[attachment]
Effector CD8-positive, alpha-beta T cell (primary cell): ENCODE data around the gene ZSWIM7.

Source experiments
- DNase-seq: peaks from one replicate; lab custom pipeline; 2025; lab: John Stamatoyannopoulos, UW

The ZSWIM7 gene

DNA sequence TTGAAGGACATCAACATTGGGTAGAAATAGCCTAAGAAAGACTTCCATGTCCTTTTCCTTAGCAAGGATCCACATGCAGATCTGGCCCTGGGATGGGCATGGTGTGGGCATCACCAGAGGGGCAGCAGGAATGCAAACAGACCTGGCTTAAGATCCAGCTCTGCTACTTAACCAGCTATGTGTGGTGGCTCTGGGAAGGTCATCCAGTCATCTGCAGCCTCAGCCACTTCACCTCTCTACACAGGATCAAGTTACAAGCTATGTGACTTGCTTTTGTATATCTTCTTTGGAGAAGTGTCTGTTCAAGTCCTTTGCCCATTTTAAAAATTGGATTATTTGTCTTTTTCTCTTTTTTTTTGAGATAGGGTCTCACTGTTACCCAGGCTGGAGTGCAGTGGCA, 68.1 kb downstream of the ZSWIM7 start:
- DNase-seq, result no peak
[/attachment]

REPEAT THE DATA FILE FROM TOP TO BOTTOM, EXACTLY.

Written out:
Effector CD8-positive, alpha-beta T cell (primary cell): ENCODE data around the gene ZSWIM7.

Source experiments
- DNase-seq: peaks from one replicate; lab custom pipeline; 2025; lab: John Stamatoyannopoulos, UW

The ZSWIM7 gene

DNA sequence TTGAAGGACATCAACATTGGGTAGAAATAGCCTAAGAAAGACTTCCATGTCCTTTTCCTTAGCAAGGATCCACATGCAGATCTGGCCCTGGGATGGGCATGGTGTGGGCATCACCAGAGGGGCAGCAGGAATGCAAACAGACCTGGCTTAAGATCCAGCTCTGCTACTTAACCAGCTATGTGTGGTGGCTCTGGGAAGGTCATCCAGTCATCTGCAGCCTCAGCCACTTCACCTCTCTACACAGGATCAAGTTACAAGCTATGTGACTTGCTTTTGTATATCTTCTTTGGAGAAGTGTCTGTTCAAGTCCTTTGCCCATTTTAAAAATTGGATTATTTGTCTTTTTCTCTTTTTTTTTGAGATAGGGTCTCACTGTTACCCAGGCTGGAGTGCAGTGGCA, 68.1 kb downstream of the ZSWIM7 start:
- DNase-seq, result no peak